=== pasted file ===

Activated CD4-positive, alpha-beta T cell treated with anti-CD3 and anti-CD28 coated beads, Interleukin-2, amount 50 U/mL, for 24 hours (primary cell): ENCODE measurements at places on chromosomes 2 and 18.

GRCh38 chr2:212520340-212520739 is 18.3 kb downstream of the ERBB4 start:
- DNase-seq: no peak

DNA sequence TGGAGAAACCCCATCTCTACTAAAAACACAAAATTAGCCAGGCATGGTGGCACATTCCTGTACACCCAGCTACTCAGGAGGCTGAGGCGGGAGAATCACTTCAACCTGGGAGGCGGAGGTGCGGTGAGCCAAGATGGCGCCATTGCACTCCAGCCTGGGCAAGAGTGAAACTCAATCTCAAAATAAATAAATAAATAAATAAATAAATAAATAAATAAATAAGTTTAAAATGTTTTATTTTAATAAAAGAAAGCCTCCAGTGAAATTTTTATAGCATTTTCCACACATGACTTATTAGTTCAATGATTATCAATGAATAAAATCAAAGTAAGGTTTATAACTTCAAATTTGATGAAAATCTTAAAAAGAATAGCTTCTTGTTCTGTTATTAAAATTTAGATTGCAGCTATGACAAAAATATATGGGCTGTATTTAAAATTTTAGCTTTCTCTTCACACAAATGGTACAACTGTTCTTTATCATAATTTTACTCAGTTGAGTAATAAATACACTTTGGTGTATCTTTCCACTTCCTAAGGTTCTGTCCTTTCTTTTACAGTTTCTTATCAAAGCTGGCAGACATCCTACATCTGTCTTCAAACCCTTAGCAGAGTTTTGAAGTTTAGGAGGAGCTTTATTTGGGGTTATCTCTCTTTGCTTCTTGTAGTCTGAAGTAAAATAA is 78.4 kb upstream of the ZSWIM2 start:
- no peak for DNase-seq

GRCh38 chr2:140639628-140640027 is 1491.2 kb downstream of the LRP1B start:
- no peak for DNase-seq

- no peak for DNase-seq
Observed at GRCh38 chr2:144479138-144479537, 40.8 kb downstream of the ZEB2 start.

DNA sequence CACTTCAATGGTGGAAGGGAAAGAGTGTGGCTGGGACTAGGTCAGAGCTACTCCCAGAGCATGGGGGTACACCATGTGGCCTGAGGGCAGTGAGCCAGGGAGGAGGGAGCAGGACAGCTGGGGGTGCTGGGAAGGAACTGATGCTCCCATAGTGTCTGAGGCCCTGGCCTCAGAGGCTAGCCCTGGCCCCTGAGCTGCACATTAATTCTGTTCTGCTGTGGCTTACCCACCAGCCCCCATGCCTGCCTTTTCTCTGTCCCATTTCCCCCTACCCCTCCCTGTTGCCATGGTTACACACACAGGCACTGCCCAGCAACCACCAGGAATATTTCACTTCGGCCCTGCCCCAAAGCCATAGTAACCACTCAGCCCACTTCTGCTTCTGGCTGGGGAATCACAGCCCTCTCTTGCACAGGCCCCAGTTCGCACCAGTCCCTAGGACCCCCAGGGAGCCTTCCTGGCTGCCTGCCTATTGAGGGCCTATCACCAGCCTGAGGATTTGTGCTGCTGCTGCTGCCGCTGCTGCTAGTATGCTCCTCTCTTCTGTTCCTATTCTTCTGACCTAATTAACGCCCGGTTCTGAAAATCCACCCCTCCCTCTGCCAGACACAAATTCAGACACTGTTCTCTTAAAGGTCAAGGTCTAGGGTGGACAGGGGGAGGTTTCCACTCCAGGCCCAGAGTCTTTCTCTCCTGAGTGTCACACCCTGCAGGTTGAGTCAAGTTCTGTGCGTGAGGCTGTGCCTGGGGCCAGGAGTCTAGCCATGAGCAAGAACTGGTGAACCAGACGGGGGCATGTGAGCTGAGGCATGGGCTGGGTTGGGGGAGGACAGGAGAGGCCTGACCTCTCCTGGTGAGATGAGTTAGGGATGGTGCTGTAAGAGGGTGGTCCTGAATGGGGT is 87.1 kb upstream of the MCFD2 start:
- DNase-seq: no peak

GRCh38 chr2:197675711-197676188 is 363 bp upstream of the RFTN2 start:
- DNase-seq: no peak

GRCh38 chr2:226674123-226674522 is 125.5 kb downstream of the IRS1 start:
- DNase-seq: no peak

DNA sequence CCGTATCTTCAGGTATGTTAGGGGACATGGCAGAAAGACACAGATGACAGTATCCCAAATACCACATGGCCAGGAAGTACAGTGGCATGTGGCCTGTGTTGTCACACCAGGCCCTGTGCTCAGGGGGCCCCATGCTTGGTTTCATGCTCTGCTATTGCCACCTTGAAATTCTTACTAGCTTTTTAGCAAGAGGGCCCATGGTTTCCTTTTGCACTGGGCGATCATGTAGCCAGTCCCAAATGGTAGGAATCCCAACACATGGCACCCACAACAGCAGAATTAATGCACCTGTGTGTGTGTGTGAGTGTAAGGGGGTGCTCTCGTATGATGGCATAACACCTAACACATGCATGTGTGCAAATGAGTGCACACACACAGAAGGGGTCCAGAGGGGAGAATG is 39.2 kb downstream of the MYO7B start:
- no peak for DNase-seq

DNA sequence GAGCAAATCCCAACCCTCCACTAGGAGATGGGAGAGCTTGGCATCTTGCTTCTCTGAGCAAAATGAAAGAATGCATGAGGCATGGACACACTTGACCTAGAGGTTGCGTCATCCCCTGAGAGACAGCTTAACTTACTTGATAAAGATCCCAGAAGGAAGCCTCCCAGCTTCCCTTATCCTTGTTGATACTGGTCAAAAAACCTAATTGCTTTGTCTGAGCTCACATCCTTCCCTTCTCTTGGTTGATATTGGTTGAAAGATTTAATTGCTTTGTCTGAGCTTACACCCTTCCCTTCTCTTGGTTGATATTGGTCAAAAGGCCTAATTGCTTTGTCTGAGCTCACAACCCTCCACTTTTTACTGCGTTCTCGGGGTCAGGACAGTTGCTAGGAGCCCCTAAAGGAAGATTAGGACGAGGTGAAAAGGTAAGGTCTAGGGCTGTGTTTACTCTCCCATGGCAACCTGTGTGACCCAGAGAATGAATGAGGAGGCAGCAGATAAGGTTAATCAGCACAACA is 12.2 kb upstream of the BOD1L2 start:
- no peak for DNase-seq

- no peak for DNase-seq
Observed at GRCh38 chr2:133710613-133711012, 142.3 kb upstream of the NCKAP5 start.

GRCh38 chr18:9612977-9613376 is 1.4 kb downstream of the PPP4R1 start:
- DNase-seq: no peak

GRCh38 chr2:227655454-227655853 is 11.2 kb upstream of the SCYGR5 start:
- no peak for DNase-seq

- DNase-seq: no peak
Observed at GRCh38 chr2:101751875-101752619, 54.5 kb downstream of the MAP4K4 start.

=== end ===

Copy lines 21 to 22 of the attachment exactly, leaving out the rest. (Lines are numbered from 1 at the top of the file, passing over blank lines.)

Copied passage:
Observed at GRCh38 chr2:133710613-133711012, 142.3 kb upstream of the NCKAP5 start.

GRCh38 chr18:9612977-9613376 is 1.4 kb downstream of the PPP4R1 start: